ALMATY, Kazakhstan — Three women have demonstrated outside the Chinese Consulate in Kazakhstan’s largest city, Almaty, to demand the release of their relatives in China’s northwestern region of Xinjiang.
Farida Qabylbek, Gulnur Qosdauletqyzy, and Nurzat Ermekba displayed their relatives’ pictures and posters as they launched their protest on February 8.
Qabylbek said her husband, Rakhyzhan Zeinolla, who is a naturalized Kazakh citizen, spent 13 years in prison in Xinjiang on espionage charges before he was sent to a so-called reeducation camp, where he spent one year and is currently under house arrest.
Qosdauletqyzy and Ermekbai said their relatives in Xinjiang had been taken away by the police and kept incommunicado for years. They said they feared that their relatives are in the reeducation camps.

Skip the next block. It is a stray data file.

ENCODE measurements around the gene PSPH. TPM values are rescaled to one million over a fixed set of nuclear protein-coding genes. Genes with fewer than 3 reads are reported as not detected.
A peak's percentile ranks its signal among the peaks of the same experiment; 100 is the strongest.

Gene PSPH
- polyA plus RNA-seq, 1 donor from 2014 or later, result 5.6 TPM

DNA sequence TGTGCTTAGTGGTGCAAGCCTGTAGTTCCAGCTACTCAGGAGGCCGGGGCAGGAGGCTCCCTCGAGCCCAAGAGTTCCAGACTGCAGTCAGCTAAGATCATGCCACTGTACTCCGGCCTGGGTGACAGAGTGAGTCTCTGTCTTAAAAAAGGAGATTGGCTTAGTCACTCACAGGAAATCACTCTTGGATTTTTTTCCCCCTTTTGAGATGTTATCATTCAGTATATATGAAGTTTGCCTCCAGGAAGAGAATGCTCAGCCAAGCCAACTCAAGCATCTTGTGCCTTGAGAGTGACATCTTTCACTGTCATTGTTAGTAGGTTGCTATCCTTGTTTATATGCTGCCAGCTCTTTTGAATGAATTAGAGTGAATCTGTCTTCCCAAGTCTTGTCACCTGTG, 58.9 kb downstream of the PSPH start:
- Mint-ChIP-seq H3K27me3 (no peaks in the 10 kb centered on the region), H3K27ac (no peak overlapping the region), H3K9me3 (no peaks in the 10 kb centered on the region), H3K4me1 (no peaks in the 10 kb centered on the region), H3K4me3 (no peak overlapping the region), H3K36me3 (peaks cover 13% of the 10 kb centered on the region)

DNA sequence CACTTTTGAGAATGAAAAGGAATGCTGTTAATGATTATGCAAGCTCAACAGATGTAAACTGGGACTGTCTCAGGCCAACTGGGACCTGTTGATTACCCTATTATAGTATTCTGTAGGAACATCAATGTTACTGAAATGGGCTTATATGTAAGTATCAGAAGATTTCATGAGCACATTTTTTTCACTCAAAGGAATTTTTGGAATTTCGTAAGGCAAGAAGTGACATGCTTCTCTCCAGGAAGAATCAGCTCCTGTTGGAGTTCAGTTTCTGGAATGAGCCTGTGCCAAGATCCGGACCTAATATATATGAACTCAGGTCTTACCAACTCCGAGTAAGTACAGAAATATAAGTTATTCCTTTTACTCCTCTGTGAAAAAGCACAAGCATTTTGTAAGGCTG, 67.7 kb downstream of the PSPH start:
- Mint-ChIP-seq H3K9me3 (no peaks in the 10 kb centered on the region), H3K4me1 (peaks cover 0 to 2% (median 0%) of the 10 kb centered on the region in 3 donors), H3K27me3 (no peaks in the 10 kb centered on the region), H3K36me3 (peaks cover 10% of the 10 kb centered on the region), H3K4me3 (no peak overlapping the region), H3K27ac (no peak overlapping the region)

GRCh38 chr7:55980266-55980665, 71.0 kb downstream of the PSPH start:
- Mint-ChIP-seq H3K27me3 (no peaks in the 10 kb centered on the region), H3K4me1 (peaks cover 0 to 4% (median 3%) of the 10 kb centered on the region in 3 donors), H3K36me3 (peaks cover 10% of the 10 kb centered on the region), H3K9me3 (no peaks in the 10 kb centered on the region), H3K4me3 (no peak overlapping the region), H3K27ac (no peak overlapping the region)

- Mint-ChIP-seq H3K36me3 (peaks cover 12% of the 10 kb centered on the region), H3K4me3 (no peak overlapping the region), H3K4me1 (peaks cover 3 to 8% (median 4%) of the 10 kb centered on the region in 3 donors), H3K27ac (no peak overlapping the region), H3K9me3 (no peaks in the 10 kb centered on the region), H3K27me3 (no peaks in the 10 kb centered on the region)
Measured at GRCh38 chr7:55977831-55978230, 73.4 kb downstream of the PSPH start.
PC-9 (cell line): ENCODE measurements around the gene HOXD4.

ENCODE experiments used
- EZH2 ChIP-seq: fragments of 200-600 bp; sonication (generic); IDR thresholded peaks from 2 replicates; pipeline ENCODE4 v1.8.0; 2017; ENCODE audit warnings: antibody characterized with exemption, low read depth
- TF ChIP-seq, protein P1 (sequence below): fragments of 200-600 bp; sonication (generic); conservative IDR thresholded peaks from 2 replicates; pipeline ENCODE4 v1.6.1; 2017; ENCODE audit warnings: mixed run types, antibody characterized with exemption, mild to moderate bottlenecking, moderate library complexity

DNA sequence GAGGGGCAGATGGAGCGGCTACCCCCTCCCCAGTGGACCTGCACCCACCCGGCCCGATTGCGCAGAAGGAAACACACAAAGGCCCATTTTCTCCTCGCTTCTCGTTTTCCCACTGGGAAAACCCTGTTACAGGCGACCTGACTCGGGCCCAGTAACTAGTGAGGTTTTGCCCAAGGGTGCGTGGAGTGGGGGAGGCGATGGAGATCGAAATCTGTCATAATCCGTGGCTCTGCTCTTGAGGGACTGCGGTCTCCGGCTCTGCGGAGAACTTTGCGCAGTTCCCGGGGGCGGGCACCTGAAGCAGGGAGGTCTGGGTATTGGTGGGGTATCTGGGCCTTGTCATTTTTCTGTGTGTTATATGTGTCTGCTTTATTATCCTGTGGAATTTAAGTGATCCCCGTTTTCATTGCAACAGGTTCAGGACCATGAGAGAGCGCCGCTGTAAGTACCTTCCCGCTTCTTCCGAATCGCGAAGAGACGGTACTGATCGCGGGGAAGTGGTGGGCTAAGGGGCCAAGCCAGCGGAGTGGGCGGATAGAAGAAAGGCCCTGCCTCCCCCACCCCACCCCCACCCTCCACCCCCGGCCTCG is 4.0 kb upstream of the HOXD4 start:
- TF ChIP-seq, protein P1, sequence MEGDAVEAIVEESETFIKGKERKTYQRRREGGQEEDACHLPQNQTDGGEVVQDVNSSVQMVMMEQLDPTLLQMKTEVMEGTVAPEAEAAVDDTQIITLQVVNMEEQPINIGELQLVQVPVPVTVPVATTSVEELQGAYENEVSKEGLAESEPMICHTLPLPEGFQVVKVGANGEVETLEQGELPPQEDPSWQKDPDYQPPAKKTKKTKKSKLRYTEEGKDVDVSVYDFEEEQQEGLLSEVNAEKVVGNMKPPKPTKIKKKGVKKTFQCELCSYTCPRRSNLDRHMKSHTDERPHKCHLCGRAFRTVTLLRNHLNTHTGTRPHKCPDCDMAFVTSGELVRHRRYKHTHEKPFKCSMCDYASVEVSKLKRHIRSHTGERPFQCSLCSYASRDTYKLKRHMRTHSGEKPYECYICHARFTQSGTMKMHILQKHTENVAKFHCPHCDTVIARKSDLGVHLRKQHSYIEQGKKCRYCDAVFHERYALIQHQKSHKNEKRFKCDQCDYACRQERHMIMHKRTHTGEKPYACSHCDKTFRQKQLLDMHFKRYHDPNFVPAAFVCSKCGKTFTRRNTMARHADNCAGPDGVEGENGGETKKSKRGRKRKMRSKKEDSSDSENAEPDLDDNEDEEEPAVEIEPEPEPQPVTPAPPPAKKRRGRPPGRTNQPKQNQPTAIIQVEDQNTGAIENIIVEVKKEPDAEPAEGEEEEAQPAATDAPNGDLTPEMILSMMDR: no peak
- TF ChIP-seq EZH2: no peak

Consulate security officials met the women and told them that consulate officials, citing pandemic precautions, would not meet with them.
A city administration official, Rita Ermanova, came to the site and told the women that their demonstration was illegal, but the women refused to leave.
Many similar protests have taken place in Kazakhstan in recent years, with demonstrators demanding the Kazakh authorities officially intervene in the situation faced by ethnic Kazakhs in Xinjiang.
The U.S. State Department has said as many as 2 million Uyghurs, Kazakhs, and members of Xinjiang’s other indigenous, mostly Muslim, ethnic groups have been taken to detention centers.
China denies that the facilities are internment camps.
People who have fled the province say that thousands of ethnic Kazakhs, Uyghurs, and other Muslims in Xinjiang are undergoing “political indoctrination” at a network of facilities known officially as reeducation camps.
Kazakhs are the second-largest Turkic-speaking indigenous community in Xinjiang after Uyghurs. The region is also home to ethnic Kyrgyz, Tajiks, and Hui, also known as Dungans. Han, China’s largest ethnicity, is the second-largest community in Xinjiang.